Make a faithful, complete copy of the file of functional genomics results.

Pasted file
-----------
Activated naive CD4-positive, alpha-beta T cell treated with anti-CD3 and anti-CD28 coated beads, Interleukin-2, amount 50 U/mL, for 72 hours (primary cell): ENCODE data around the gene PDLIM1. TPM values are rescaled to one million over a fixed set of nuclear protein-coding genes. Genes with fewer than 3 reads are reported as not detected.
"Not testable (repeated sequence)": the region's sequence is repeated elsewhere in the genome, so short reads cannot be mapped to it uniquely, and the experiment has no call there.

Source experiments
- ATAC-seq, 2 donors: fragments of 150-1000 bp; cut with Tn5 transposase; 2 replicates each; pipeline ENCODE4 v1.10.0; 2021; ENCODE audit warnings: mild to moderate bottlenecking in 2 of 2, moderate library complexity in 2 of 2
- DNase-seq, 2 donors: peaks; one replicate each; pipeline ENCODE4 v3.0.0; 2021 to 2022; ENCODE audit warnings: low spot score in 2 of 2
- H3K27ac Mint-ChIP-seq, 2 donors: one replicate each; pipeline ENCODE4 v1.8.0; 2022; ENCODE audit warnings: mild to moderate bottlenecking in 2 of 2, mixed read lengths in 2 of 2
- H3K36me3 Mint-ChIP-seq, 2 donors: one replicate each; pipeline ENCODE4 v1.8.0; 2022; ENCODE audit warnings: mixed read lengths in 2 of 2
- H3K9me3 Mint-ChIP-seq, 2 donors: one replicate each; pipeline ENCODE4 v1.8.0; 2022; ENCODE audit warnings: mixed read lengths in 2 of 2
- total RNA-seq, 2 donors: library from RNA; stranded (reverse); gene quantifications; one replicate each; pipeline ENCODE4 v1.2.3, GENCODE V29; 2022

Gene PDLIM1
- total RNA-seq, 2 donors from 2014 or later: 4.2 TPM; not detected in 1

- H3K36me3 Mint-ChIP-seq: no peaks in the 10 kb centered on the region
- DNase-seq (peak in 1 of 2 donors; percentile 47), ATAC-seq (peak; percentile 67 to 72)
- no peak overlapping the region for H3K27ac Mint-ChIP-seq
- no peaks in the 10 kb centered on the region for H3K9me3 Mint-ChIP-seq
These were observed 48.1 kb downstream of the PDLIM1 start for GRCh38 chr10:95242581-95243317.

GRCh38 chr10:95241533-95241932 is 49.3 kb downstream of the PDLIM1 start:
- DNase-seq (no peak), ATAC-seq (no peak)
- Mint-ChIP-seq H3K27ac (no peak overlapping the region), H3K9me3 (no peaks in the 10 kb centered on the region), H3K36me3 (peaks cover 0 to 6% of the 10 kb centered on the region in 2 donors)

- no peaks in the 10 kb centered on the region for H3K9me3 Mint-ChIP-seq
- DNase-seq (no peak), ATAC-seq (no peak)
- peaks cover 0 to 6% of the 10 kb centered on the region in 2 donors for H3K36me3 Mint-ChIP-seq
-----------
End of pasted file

Activated naive CD4-positive, alpha-beta T cell treated with anti-CD3 and anti-CD28 coated beads, Interleukin-2, amount 50 U/mL, for 72 hours (primary cell): ENCODE data around the gene PDLIM1. TPM values are rescaled to one million over a fixed set of nuclear protein-coding genes. Genes with fewer than 3 reads are reported as not detected.
"Not testable (repeated sequence)": the region's sequence is repeated elsewhere in the genome, so short reads cannot be mapped to it uniquely, and the experiment has no call there.

Source experiments
- ATAC-seq, 2 donors: fragments of 150-1000 bp; cut with Tn5 transposase; 2 replicates each; pipeline ENCODE4 v1.10.0; 2021; ENCODE audit warnings: mild to moderate bottlenecking in 2 of 2, moderate library complexity in 2 of 2
- DNase-seq, 2 donors: peaks; one replicate each; pipeline ENCODE4 v3.0.0; 2021 to 2022; ENCODE audit warnings: low spot score in 2 of 2
- H3K27ac Mint-ChIP-seq, 2 donors: one replicate each; pipeline ENCODE4 v1.8.0; 2022; ENCODE audit warnings: mild to moderate bottlenecking in 2 of 2, mixed read lengths in 2 of 2
- H3K36me3 Mint-ChIP-seq, 2 donors: one replicate each; pipeline ENCODE4 v1.8.0; 2022; ENCODE audit warnings: mixed read lengths in 2 of 2
- H3K9me3 Mint-ChIP-seq, 2 donors: one replicate each; pipeline ENCODE4 v1.8.0; 2022; ENCODE audit warnings: mixed read lengths in 2 of 2
- total RNA-seq, 2 donors: library from RNA; stranded (reverse); gene quantifications; one replicate each; pipeline ENCODE4 v1.2.3, GENCODE V29; 2022

Gene PDLIM1
- total RNA-seq, 2 donors from 2014 or later: 4.2 TPM; not detected in 1

- H3K36me3 Mint-ChIP-seq: no peaks in the 10 kb centered on the region
- DNase-seq (peak in 1 of 2 donors; percentile 47), ATAC-seq (peak; percentile 67 to 72)
- no peak overlapping the region for H3K27ac Mint-ChIP-seq
- no peaks in the 10 kb centered on the region for H3K9me3 Mint-ChIP-seq
These were observed 48.1 kb downstream of the PDLIM1 start for GRCh38 chr10:95242581-95243317.

GRCh38 chr10:95241533-95241932 is 49.3 kb downstream of the PDLIM1 start:
- DNase-seq (no peak), ATAC-seq (no peak)
- Mint-ChIP-seq H3K27ac (no peak overlapping the region), H3K9me3 (no peaks in the 10 kb centered on the region), H3K36me3 (peaks cover 0 to 6% of the 10 kb centered on the region in 2 donors)

- no peaks in the 10 kb centered on the region for H3K9me3 Mint-ChIP-seq
- DNase-seq (no peak), ATAC-seq (no peak)
- peaks cover 0 to 6% of the 10 kb centered on the region in 2 donors for H3K36me3 Mint-ChIP-seq